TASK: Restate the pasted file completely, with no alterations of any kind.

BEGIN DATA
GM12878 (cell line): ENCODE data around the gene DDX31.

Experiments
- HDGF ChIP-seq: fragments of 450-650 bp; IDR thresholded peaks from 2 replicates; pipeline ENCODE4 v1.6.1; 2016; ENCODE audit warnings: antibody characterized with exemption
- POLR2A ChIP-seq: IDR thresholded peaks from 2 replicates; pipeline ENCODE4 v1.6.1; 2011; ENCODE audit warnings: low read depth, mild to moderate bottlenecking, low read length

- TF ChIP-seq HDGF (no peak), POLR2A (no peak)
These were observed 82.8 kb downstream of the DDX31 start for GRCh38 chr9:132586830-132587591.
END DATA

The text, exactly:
GM12878 (cell line): ENCODE data around the gene DDX31.

Experiments
- HDGF ChIP-seq: fragments of 450-650 bp; IDR thresholded peaks from 2 replicates; pipeline ENCODE4 v1.6.1; 2016; ENCODE audit warnings: antibody characterized with exemption
- POLR2A ChIP-seq: IDR thresholded peaks from 2 replicates; pipeline ENCODE4 v1.6.1; 2011; ENCODE audit warnings: low read depth, mild to moderate bottlenecking, low read length

- TF ChIP-seq HDGF (no peak), POLR2A (no peak)
These were observed 82.8 kb downstream of the DDX31 start for GRCh38 chr9:132586830-132587591.